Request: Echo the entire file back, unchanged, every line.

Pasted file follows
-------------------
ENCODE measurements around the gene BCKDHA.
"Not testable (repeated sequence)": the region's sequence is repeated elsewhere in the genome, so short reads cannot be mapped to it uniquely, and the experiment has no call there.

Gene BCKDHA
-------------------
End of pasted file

ENCODE measurements around the gene BCKDHA.
"Not testable (repeated sequence)": the region's sequence is repeated elsewhere in the genome, so short reads cannot be mapped to it uniquely, and the experiment has no call there.

Gene BCKDHA